Home » UK Health Sciences names new associate dean of research and scholarship

UK Health Sciences names new associate dean of research and scholarship

Tony Faiola
Tony Faiola

LEXINGTON, Ky. — The University of Kentucky College of Health Sciences recently welcomed Tony Faiola, Ph.D., as the new associate dean of research and scholarship. In this role, Faiola is responsible for fostering research and scholarship productivity and aiding in the strategic direction of the college’s research mission.

“The University of Kentucky is a premier research institution,” Faiola said. “I have two loves and two passions: administration and research. I have developed several programs from the ground up and am excited to have a direct impact on research in the College of Health Sciences.”

“My goal is to increase the productivity of the faculty, to excite them, inspire them and incentivize them to achieve new levels of excellence,” Faiola continued. “I look forward to taking on this new role.”

Prior to coming to UK, Faiola was professor and head of the Department of Biomedical and Health Information Sciences at the University of Illinois at Chicago (UIC). He received his master’s degree from Ohio State University and his doctorate from Purdue University.

Faiola’s diverse education – and prior work background leading up to the associate dean position – has been nothing short of innovative, creative and groundbreaking for the health information technology industry.

His personal research focuses on the cognitive and behavioral aspects of clinicians, patients and family caregivers in their use of mobile and telehealth information technology (mHealth). Using empirically grounded methods, Faiola has informed the design and development of mHealth that support self-monitoring, communication and a range of data collection and analytics.

“Mobile health has evolved extensively in the past years. There was no mobile health before the iPhone,” Faiola said. “Apple has helped to launch the field, however, before that, there was telehealth which was more based around communicating with providers through PCs. It was mainly physician to physician and not so much the physician to patient communication like we have now.”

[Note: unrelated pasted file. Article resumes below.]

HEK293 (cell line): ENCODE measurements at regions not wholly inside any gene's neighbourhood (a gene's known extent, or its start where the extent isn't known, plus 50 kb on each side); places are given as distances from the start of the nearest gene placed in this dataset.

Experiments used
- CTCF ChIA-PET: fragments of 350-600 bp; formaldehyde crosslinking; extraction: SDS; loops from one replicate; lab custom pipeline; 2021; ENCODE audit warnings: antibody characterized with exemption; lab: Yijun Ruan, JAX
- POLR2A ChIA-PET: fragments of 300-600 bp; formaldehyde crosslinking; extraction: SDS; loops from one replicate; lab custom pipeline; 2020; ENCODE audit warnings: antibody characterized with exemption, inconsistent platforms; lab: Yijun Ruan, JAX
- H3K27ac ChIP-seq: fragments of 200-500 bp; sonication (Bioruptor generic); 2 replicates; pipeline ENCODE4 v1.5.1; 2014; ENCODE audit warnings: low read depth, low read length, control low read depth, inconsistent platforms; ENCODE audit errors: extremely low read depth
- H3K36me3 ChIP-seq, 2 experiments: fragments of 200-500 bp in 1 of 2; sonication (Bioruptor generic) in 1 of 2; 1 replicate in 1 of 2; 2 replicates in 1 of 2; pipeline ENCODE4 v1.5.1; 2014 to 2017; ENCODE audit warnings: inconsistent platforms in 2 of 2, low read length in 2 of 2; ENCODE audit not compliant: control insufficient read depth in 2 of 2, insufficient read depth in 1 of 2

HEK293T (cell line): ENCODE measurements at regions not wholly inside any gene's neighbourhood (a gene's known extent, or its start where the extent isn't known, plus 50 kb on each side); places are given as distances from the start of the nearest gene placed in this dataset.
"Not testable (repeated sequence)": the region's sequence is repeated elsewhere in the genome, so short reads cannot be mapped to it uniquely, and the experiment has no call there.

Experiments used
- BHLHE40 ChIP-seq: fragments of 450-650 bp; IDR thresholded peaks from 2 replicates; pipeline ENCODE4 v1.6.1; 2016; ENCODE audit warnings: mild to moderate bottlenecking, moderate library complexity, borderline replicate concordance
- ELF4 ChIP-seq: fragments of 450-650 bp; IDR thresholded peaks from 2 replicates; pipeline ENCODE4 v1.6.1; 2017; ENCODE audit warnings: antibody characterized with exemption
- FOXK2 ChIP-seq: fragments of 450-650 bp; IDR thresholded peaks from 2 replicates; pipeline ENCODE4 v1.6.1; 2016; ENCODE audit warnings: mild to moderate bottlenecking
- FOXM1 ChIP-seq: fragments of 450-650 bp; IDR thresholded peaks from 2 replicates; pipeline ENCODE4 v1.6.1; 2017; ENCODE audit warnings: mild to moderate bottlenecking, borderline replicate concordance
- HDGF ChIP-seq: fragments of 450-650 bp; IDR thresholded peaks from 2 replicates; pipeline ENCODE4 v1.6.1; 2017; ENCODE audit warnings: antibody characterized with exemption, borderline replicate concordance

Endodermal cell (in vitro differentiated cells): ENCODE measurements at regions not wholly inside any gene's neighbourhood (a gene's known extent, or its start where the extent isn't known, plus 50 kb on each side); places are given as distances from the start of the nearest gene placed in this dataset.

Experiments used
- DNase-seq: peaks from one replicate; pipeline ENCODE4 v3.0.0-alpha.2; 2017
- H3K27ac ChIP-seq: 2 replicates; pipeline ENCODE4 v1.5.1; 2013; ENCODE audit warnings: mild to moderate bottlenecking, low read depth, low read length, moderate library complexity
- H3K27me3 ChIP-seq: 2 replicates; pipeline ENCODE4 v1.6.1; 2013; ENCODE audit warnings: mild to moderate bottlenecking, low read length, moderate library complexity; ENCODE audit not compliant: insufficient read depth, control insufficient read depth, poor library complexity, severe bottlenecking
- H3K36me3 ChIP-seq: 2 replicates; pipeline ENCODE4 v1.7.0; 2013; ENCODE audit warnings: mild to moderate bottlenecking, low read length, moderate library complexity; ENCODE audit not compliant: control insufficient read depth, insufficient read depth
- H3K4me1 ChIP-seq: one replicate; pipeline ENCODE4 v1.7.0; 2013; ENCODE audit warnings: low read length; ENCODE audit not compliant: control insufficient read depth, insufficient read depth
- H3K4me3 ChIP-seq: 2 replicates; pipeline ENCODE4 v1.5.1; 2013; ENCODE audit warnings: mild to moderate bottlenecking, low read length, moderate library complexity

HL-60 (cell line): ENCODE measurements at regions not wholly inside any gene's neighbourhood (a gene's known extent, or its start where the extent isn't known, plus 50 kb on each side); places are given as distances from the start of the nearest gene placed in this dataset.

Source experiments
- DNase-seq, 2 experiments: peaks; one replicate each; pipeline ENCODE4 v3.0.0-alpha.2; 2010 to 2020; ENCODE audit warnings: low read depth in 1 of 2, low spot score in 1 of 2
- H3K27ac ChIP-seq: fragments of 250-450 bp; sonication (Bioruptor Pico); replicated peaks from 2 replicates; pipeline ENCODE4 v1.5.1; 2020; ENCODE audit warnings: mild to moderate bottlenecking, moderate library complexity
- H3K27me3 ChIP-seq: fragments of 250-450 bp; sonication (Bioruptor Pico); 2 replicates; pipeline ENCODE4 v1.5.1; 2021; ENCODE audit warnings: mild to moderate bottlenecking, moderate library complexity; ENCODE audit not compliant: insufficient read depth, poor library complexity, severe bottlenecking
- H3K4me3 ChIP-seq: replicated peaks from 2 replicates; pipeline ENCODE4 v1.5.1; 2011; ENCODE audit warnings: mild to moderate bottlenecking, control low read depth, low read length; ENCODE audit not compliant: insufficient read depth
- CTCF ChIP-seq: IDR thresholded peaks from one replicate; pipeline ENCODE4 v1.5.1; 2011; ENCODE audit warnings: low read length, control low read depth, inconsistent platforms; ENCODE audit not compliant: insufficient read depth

While Faiola’s research resides at the intersection of the health and social sciences and human-centered computing, the focus is on the translational application of how mHealth data can foster healthy lifestyle behavior and rehabilitation.

Outcomes of Faiola’s research include more than 120 refereed papers and extended abstracts, as well as more than 100 presentations and keynotes in the U.S., Europe, Russia, India, China and Saudi Arabia. As both principal and co-principal investigator, he has secured external funding from the National Science Foundation, the MacArthur Foundation, the Agency for Healthcare Research and Quality, the Walther Cancer Institute and the Fulbright Institute.

Faiola has taught more than 1,000 students at every level. Many of the students he mentored now hold positions at the National Institutes of Health, Roche, Eli Lilly, Merek, the Mayo Clinic, Motorola Mobile Division, Yahoo, Amazon, Google, IBM and Microsoft.